Subsidized Health Insurance and Healthcare Utilization: evidence from a large-scale field experiment

Raf van Gestel¹ (with Diana de Graeve², Tim Goedemé², Hervé Avalosse³, Bram Peters²)

1 Erasmus School of Economics Rotterdam

2 University of Antwerp

3 Mutualité Chrétienne-Christelijke Mutualiteit, Belgium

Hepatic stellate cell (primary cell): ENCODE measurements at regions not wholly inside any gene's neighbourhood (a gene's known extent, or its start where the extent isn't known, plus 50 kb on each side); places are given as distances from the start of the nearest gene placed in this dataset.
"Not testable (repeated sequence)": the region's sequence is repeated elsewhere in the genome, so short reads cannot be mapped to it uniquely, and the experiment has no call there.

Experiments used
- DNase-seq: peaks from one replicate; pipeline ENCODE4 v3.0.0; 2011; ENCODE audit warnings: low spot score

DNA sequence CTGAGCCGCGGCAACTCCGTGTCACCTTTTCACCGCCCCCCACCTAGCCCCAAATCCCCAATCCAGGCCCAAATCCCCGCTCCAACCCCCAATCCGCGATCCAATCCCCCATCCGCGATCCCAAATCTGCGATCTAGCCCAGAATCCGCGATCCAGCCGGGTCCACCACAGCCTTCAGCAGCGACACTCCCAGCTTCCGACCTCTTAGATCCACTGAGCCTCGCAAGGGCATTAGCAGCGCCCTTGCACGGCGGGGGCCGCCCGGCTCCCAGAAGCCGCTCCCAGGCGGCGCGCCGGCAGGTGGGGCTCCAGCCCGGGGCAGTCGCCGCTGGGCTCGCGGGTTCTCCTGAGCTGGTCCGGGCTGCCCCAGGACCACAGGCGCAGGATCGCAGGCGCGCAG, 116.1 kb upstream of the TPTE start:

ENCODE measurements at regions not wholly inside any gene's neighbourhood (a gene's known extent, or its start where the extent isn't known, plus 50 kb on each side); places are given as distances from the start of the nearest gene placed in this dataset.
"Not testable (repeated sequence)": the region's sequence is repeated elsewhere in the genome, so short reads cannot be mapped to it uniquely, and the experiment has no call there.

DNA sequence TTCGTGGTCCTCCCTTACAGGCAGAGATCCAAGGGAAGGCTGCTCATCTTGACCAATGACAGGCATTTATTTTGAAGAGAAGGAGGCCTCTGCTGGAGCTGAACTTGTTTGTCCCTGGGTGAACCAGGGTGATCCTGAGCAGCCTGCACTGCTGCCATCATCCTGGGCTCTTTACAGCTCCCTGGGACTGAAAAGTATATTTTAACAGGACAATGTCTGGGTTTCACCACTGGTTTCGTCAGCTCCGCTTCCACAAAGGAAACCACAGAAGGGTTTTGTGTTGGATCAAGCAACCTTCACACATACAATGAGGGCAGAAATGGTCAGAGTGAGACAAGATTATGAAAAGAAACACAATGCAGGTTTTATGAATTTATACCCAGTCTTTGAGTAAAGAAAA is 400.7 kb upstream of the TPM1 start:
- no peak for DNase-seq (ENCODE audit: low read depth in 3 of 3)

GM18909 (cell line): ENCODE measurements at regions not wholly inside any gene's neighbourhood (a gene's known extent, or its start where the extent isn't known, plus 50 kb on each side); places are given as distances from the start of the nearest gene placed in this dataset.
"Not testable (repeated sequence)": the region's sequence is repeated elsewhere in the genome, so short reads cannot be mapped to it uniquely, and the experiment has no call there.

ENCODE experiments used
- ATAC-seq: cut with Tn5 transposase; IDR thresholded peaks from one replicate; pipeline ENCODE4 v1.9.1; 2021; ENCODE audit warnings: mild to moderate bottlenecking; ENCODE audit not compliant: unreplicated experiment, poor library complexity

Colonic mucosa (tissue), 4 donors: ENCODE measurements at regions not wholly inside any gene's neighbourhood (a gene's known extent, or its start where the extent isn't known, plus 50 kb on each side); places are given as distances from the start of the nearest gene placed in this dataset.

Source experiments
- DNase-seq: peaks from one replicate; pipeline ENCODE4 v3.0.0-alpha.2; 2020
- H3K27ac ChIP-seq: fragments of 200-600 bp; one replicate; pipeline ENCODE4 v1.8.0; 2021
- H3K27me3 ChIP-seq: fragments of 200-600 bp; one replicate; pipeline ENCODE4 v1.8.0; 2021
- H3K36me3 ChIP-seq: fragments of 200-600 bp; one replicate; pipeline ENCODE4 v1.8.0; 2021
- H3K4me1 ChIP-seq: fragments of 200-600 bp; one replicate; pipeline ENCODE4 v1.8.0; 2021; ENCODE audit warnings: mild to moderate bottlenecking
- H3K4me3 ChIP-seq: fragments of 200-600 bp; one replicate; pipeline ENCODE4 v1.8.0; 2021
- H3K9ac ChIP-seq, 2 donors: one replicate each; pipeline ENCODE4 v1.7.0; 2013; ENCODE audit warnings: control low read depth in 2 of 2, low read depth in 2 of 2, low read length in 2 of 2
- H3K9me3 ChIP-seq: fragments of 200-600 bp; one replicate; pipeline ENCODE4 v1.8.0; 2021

In this paper we evaluate the effect of subsidized cost-sharing on healthcare utilization with a randomized experiment involving more than 12.000 households. Belgian national legislation obliged all health insurers to contact potentially eligible low-income households to apply for subsidized insurance. The randomized timing of sending a letter and flyer serves as an instrument to evaluate the effect of subsidized cost-sharing, the system of Increased Reimbursement (IR), on healthcare utilization. We find limited evidence for consumptive responses to IR. In addition, beneficiaries do not spend significantly less on healthcare because of an out-of-pocket maximum on expenditures.